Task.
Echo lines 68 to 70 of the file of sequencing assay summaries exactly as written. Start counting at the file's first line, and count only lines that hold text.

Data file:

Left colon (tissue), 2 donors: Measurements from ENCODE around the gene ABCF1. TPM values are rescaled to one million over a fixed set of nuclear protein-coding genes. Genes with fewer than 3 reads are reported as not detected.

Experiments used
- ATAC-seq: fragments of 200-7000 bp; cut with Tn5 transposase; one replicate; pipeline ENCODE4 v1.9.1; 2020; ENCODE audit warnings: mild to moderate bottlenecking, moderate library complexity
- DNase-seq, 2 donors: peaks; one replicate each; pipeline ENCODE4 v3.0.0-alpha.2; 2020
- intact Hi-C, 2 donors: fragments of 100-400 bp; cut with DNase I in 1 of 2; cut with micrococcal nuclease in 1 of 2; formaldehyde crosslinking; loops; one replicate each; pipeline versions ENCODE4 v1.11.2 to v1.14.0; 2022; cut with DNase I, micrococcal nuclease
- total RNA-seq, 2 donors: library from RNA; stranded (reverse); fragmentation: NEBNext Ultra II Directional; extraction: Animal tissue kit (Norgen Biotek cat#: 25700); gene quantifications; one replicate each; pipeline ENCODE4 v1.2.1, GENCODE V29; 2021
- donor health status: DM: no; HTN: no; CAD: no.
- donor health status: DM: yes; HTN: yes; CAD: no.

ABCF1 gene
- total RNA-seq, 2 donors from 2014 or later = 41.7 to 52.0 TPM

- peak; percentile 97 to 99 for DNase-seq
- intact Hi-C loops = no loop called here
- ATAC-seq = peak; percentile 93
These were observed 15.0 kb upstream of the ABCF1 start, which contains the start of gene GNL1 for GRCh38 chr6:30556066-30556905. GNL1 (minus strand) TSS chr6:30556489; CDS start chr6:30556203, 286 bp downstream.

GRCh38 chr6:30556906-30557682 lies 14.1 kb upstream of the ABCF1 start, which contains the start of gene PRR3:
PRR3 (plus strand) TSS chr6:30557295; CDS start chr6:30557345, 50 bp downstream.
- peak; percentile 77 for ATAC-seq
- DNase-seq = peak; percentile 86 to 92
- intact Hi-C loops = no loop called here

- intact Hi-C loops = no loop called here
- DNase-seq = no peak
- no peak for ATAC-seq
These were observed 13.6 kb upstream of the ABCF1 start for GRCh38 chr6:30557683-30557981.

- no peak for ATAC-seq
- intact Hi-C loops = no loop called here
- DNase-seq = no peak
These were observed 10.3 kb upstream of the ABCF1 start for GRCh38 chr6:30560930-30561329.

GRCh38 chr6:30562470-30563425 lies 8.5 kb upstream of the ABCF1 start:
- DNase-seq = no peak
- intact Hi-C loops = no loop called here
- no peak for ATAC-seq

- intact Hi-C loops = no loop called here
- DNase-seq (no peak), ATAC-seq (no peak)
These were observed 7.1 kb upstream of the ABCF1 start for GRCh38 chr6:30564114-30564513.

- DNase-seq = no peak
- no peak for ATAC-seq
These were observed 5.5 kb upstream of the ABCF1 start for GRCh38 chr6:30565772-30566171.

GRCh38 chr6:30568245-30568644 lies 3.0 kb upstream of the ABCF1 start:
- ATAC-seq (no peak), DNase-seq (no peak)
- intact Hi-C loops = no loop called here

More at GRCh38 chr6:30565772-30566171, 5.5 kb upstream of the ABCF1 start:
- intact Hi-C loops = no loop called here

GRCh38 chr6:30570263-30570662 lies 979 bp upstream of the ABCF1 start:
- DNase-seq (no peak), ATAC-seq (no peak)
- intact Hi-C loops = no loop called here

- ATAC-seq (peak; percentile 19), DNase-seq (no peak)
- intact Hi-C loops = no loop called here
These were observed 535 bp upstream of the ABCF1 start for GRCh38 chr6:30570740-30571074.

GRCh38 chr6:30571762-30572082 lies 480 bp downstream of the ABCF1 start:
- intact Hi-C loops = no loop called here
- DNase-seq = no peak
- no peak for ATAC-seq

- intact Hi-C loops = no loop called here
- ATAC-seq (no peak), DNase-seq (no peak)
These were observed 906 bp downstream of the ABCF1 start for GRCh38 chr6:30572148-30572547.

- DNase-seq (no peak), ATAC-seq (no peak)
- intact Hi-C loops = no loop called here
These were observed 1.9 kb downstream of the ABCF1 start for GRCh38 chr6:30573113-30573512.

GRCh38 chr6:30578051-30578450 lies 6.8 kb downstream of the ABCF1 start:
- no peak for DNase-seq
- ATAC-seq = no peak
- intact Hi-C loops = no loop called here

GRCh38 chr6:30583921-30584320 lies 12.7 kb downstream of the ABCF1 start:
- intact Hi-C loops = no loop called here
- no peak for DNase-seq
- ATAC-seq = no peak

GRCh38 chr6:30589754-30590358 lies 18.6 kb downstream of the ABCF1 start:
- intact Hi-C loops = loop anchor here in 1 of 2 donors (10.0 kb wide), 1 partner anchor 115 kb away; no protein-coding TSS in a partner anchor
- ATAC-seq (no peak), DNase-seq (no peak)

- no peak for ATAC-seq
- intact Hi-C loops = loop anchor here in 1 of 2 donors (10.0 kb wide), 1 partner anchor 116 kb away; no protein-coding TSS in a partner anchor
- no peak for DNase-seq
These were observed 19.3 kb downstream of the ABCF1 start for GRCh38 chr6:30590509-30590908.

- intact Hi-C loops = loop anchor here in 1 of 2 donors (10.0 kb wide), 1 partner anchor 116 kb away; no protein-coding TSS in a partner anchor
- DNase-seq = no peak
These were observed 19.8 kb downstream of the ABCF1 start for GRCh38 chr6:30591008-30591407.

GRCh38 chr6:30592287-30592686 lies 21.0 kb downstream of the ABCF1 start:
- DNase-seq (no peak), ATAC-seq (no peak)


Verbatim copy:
- intact Hi-C loops = loop anchor here in 1 of 2 donors (10.0 kb wide), 1 partner anchor 115 kb away; no protein-coding TSS in a partner anchor
- ATAC-seq (no peak), DNase-seq (no peak)

- no peak for ATAC-seq